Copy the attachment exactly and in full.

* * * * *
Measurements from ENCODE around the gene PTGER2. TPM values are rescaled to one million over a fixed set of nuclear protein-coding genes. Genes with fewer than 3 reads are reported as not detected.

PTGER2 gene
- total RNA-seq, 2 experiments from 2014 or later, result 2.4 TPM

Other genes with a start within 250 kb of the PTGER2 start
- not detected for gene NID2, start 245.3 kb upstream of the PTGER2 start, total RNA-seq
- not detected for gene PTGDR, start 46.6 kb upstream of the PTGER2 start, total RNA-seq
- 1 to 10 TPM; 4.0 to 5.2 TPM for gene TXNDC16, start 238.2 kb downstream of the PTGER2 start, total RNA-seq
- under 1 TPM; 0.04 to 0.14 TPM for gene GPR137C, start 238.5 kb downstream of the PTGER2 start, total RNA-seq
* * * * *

Measurements from ENCODE around the gene PTGER2. TPM values are rescaled to one million over a fixed set of nuclear protein-coding genes. Genes with fewer than 3 reads are reported as not detected.

PTGER2 gene
- total RNA-seq, 2 experiments from 2014 or later, result 2.4 TPM

Other genes with a start within 250 kb of the PTGER2 start
- not detected for gene NID2, start 245.3 kb upstream of the PTGER2 start, total RNA-seq
- not detected for gene PTGDR, start 46.6 kb upstream of the PTGER2 start, total RNA-seq
- 1 to 10 TPM; 4.0 to 5.2 TPM for gene TXNDC16, start 238.2 kb downstream of the PTGER2 start, total RNA-seq
- under 1 TPM; 0.04 to 0.14 TPM for gene GPR137C, start 238.5 kb downstream of the PTGER2 start, total RNA-seq